Tiered Streaming Options' Strong Appeal; Prime Video's Powerful Membership Draw

New research indicates that offering viewers a tiered structure that provides both ad-free and with-ads options may have the broadest appeal.

For its latest Monetization of Video study, completed in June, Hub Entertainment Research surveyed 1,607 U.S. broadband consumers ages 16 to 74 who watch a minimum of one hour of TV per week.

Asked to rank which options (not tied to specific brands) offer good or excellent value, free-with-ads and SVOD options were neck-and-neck, at 66% and 64%, respectively.

Virtual MVPDs and pay-TV bundles got lower rankings:


Probing deeper, one question involved dividing participants into two groups, with each group asked to choose from among three hypothetical streaming services with identical content. 

Both groups were given two of the same options: a paid, no-ads service and a free service with ads in all programming.



For the third option, one group was offered a service with limited ads and a lower fee than the no-ads service, while the other group was offered a tiered model offering both with-ads and ad-free options.

Comparing the two groups, the tiered option pulled nearly twice the response of the limited-ads option: 36% versus 19%.

Within the group offered the limited-ads option, that option was much less popular (19%) than either the free-with-ads option (48%) or the paid with no ads option (33%).

Within the group with the tiered option, that option tied with the free-with-ads option (both 36%), and the paid, no-ads option came in third, at 28%.


And while tiered offerings cannibalize some paid subscriptions, this survey indicates that they also deliver on attracting new users/subscribers.

Prior to the introduction of HBO Max’s ad-supported tier ($9.99 versus $14.99 for the ad-free tier), 39% of existing paid HBO Max subscribers said they would switch to the reduced-cost, with-ads option. 

But more than one-quarter (27%) of respondents who weren’t Max subscribers said they would definitely or probably sign up for the new ad-supported tier.


“It’s true that some TV viewers will do almost anything, including paying a premium, to avoid ads,” observed Jon Giegengack, principal at Hub and author of the study. “But there are many who will choose ad-supported TV if it saves money or lets them watch a show they can’t watch somewhere else. Tiered plans give viewers control of their experience. Whether they watch with ads or not, everyone is getting an experience they chose, and not one chosen for them.”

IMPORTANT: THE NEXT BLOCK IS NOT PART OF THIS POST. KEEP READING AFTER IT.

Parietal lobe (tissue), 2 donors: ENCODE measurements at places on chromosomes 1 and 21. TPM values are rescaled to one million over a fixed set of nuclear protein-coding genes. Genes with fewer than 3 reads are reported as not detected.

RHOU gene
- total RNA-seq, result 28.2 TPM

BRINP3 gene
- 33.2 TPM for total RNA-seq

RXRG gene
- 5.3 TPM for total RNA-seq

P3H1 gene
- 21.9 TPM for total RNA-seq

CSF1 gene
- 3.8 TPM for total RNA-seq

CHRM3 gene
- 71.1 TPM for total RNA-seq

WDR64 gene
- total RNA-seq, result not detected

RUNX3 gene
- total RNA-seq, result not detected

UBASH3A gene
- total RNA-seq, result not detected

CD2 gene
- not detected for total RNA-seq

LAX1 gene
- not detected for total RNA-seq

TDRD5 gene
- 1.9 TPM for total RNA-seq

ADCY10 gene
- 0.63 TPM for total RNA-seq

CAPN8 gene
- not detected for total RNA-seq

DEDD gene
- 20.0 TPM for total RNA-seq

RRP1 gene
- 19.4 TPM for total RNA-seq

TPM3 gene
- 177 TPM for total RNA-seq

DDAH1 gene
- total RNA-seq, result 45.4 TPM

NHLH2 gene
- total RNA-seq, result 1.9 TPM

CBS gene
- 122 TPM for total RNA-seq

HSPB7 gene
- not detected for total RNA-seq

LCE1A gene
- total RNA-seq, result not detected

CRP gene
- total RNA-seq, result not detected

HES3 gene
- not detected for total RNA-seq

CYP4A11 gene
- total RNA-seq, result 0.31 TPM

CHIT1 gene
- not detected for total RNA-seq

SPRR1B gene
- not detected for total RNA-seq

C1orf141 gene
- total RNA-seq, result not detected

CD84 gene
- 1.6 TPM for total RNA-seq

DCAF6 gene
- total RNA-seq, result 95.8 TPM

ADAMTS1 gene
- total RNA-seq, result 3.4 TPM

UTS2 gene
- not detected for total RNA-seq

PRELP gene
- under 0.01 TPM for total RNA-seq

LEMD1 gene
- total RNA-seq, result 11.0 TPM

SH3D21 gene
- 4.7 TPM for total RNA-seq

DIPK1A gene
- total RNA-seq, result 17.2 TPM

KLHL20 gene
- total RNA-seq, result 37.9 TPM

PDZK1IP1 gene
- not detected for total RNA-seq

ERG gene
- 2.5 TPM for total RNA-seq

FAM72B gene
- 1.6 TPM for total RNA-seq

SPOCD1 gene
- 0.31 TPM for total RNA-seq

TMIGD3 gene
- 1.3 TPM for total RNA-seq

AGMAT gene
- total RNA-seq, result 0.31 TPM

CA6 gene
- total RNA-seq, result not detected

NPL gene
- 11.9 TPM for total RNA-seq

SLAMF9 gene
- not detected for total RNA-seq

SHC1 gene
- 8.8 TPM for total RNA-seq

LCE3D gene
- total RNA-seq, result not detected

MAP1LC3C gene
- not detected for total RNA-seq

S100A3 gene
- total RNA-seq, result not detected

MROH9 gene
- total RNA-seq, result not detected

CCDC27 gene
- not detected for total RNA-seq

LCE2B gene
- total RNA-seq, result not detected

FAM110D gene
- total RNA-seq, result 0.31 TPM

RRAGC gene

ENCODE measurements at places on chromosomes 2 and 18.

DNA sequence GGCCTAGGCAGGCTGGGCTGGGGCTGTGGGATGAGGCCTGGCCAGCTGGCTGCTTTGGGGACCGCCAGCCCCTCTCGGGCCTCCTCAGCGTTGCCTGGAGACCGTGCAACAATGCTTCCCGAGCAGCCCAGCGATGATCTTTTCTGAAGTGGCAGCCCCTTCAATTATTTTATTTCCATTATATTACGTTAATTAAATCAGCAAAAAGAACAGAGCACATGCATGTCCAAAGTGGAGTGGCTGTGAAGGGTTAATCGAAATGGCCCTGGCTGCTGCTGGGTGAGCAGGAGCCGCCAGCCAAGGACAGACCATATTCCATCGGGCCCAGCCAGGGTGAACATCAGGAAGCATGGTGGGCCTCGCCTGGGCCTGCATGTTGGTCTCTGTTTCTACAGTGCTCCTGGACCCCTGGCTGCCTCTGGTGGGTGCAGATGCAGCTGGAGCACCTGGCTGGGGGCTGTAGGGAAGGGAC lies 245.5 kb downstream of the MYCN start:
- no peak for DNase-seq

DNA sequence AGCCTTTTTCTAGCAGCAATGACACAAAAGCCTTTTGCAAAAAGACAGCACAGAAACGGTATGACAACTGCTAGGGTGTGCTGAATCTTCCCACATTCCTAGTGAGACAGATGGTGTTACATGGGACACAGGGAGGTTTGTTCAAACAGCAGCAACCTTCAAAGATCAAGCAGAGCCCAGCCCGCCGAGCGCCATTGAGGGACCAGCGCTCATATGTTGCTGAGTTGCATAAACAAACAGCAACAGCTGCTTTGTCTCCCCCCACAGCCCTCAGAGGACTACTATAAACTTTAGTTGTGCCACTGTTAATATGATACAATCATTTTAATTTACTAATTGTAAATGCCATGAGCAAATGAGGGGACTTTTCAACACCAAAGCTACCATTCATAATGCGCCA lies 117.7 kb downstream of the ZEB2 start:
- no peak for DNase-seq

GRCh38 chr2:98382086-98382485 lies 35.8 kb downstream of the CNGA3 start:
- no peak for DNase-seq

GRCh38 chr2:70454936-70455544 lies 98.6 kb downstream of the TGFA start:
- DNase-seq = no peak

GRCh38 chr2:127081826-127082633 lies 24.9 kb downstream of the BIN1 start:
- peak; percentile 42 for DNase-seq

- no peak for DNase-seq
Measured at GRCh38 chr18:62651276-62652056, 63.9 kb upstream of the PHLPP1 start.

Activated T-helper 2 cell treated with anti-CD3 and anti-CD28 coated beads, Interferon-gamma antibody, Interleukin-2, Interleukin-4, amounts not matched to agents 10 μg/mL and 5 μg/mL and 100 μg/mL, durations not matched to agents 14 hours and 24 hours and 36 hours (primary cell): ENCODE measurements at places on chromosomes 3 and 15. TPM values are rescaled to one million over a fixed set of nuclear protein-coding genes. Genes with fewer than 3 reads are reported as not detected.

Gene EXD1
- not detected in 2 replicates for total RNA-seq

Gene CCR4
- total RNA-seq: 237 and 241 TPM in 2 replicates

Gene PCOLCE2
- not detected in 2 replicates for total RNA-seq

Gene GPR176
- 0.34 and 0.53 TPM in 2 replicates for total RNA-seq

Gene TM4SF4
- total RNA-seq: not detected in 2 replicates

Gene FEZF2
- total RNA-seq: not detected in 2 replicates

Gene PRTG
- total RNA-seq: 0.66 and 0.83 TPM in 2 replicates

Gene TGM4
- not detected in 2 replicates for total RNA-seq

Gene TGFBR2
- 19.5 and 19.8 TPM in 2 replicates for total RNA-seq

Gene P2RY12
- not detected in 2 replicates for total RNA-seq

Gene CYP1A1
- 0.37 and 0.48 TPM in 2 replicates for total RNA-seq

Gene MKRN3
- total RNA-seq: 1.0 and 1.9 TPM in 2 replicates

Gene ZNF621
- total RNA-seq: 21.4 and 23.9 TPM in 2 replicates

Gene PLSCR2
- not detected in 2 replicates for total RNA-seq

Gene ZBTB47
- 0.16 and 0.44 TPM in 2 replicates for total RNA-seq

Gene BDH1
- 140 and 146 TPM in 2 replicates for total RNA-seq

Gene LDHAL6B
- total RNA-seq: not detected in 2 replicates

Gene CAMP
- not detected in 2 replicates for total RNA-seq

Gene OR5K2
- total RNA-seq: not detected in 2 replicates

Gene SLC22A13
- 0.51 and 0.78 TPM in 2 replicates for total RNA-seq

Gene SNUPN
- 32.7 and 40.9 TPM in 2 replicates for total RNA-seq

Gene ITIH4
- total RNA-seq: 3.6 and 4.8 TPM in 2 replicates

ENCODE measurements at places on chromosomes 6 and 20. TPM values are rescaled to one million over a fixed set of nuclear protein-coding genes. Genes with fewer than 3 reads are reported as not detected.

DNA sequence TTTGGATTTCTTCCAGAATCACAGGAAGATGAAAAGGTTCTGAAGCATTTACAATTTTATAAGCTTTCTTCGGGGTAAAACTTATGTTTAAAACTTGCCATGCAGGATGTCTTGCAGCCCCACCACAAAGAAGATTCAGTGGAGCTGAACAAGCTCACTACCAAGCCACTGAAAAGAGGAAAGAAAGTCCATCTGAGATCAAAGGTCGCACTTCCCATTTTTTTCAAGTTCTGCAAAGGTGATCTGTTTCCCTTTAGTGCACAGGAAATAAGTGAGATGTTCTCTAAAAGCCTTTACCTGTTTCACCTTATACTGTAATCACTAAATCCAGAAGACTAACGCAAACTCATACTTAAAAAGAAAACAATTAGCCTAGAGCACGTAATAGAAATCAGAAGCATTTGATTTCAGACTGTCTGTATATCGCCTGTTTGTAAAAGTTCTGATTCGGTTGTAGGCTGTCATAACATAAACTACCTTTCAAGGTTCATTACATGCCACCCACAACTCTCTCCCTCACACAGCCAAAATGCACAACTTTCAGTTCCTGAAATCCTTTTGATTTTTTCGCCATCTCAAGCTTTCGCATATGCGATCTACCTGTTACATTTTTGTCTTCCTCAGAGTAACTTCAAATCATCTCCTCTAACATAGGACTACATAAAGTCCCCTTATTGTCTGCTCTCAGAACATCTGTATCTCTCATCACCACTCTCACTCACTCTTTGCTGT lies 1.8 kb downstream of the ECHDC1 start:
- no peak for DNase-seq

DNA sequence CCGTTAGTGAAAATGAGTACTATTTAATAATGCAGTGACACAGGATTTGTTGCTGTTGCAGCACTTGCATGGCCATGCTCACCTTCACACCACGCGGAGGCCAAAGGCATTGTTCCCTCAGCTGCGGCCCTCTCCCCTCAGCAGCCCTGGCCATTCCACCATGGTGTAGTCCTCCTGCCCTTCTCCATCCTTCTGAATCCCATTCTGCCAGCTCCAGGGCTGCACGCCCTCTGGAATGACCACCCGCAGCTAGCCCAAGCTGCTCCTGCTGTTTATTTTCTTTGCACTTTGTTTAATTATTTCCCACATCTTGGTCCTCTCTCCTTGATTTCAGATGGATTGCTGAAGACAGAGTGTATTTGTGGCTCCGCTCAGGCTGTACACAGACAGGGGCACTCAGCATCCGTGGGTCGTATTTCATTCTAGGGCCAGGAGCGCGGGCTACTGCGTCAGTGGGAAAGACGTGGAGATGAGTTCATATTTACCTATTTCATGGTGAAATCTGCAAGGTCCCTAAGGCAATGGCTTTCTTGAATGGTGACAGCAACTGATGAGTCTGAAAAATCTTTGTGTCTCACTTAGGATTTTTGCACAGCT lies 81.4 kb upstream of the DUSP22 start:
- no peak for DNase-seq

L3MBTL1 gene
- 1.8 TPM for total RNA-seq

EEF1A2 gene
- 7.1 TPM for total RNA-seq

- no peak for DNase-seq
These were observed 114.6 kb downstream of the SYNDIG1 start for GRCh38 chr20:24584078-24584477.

Looking at the cost factor, Hub found consumers closing the gap between what they feel is reasonable to pay for their total TV services and what they actually pay. The "reasonable" amount per month was very consistent across last year's survey and this year's: $72 and $73, respectively. But last year, consumers reported paying an average of $94 for all TV services, or $22 more than they considered reasonable, while this year, they reported paying $85, or just $12 over their reasonable amount.

The survey also indicates that aggregation presents an important opportunity for pay-TV providers to improve their perceived value, and perhaps stem some cord-cutting.

Respondents who subscribe to both an MVPD and at least one major SVOD were asked about their pay-TV service’s value, those who connect to their SVOD providers through their pay-TV set-top box were significantly more likely to rate their MVPD as an excellent value. They were also slightly more likely to rate their pay-TV service as a good value: 

The study also offers some insight about how much of a draw Amazon Prime Video is for attracting Amazon Prime memberships.

Overall, among current Amazon Prime members surveyed, fully half said that the primary reason they signed up for the service was to get access to Prime Video content, and half said it was to get other benefits, such as two-day shipping.

The streaming content was even more important to the younger age segment, and in households with children:

Given the high lifetime value of Amazon Prime members, is there any wonder that Amazon has become increasingly willing to pump up its investment in Prime Video content?

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